Crib? Check. Toys? Check. Don't Forget a Budget, A Will and Insurance.

By Erin Burt
Kiplinger's Personal Finance
Sunday, June 28, 2009

Here are four financial items no new parent should go without.

-- A budget: Before you lay down a dime to prepare for your baby's arrival, know your needs and wants, and determine exactly how much you're willing to spend -- and where the money will come from. Please, please, please avoid going into debt while outfitting the nursery. Begin by budgeting for major expenses, such as paying for the hospital delivery and accounting for any unpaid leave from work. If one parent plans to stay home indefinitely with the baby, make sure you can afford to live on one income and adjust your spending habits accordingly.

After the baby arrives and things settle down, you'll need to make sure there's room in your day-to-day budget for things such as diapers, formula, clothes, toys, doctor visits, photo development and babysitters.

-- Life and disability insurance: For life insurance, you should generally get coverage worth four to eight times your annual salary. Stay-at-home spouses may need their own policy to help pay for child care in the event of their death.

All new parents should make sure they also have enough disability insurance to pay the bills and maintain their standard of living in case they're ever out of work because of a job-related injury. You already may have some coverage through your job -- such plans typically cover up to 60 percent of your salary. Many workers will need a supplemental policy to fill the gaps in that plan.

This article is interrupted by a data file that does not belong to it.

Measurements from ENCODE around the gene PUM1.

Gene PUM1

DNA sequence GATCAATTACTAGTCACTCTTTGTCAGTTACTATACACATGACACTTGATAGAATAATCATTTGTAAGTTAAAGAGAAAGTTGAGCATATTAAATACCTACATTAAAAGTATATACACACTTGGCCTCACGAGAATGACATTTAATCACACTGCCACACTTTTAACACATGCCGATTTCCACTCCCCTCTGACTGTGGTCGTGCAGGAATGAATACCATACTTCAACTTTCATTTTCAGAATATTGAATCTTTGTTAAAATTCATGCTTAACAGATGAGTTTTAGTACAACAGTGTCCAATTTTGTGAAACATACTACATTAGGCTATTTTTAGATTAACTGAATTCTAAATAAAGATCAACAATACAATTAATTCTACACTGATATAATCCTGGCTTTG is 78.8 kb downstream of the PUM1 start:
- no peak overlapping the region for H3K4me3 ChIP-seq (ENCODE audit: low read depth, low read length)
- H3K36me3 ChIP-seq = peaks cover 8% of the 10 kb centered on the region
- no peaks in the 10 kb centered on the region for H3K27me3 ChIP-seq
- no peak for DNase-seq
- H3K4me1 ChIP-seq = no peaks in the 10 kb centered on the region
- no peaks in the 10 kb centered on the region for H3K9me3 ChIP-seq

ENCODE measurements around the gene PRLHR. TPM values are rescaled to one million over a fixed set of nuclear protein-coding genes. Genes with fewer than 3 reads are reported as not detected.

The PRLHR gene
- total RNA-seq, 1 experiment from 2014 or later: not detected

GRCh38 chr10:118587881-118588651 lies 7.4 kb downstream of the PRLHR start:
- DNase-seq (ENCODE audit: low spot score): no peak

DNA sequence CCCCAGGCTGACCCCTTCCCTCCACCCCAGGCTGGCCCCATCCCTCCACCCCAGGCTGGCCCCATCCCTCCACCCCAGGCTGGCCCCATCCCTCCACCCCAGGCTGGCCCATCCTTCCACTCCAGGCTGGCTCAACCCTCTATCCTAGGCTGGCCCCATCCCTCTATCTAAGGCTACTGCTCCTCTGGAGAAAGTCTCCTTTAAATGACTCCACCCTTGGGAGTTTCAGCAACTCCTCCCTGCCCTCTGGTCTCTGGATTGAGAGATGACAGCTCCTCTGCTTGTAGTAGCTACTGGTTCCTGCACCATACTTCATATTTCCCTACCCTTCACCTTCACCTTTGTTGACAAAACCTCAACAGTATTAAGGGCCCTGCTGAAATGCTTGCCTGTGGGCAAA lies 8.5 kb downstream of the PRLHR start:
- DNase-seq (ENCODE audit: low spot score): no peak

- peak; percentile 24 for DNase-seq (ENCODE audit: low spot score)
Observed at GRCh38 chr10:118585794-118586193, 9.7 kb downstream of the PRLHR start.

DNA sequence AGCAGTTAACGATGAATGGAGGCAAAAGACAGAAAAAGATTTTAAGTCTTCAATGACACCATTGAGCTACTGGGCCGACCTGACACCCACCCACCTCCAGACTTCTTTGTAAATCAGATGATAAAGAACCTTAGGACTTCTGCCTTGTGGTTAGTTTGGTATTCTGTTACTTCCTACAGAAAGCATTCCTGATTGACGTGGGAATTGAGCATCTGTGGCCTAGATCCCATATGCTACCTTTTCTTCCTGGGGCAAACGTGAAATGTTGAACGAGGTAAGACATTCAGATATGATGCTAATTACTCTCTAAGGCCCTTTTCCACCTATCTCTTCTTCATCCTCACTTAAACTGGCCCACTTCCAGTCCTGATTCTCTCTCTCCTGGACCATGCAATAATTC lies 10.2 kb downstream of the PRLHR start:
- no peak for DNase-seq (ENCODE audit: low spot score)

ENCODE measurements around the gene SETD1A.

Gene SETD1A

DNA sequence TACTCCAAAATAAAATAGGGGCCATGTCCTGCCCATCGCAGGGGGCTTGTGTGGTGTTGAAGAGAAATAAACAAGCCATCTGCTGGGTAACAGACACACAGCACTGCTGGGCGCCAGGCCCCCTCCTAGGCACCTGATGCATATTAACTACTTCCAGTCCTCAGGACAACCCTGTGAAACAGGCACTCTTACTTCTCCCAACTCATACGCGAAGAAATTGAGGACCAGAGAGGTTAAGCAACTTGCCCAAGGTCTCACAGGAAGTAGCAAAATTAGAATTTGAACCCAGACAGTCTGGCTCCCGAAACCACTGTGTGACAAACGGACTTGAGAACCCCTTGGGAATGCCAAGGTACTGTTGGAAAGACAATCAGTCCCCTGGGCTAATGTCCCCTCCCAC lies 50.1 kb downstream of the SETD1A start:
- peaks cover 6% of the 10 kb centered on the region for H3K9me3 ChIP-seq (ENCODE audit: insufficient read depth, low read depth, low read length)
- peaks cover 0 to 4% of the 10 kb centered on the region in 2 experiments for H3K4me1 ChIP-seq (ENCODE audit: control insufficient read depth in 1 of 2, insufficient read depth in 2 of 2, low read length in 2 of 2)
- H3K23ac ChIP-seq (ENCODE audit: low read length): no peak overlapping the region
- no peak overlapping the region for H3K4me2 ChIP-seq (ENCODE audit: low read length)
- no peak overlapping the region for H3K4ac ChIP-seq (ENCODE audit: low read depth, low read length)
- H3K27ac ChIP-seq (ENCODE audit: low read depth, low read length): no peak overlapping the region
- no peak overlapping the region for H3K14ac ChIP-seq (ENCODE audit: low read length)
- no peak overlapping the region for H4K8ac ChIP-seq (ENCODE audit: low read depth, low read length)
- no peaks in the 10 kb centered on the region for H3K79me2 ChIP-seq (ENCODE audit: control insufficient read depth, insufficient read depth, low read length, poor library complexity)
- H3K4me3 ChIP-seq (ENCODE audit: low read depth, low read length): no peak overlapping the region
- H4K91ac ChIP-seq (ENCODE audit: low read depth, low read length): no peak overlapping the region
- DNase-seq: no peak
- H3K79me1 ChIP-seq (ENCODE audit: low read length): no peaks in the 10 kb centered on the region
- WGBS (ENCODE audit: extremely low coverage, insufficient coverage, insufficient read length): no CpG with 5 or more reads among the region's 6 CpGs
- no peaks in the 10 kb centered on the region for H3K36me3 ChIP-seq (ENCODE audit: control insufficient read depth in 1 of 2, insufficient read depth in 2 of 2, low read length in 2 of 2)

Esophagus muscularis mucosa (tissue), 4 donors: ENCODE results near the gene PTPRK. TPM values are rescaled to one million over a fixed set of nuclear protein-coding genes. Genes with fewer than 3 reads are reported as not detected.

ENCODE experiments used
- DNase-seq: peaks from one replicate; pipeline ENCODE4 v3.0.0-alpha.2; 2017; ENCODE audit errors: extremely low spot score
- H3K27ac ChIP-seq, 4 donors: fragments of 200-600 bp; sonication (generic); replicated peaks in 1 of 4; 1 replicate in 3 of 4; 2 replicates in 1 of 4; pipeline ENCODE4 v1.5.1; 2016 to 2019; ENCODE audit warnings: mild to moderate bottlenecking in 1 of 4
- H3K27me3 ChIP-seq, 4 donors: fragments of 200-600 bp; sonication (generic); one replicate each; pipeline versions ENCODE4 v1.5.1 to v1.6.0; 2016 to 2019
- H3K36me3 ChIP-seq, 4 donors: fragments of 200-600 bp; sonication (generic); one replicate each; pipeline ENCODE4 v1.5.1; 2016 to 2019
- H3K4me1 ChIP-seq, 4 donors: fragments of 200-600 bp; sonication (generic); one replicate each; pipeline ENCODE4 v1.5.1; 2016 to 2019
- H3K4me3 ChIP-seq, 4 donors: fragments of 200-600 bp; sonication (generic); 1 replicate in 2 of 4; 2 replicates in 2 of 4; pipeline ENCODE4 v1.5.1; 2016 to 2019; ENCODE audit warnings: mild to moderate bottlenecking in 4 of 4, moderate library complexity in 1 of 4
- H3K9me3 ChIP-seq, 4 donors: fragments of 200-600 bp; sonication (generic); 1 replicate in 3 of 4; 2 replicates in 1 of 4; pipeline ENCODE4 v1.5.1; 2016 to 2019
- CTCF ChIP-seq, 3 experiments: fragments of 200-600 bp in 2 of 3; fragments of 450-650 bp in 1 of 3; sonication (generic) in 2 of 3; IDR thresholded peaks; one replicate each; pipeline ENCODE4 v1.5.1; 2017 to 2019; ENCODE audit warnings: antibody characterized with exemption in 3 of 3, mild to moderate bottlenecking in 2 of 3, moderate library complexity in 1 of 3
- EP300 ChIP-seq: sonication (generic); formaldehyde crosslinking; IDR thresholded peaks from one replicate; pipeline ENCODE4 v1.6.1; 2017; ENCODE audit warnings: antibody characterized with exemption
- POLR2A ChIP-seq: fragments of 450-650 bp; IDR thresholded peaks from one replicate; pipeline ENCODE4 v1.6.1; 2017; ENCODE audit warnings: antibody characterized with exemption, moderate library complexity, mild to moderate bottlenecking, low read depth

-- Health insurance: Don't forget to add the baby to your health-insurance policy. You'll want to call your provider before delivery to find out the rules.

It should go without saying that no matter how healthy you are, don't even think about going without insurance when you're bringing another life into the world. Forgoing coverage is risky to your health, your baby's health and your family's financial security.

Without insurance, a normal hospital delivery can cost between $8,000 and $25,000, depending on your location and method of delivery.

The cheapest and easiest way to get health insurance is through your employer. But even if your job doesn't offer it, or if you're self-employed or between jobs, you can still find affordable insurance on your own. Get quotes on individual policies at

-- A will: No matter your financial situation, every parent needs a will to designate a guardian for his or her child if both parents die prematurely. Without a will, a court will decide who will take responsibility for raising your child. Make sure you designate an alternate in case, for some reason, your first choice isn't available.

You'll also want to designate someone to handle your finances. For something this important, it pays to consult a lawyer (about $300 for a fairly simple will; about $200 per hour for more complicated estates).

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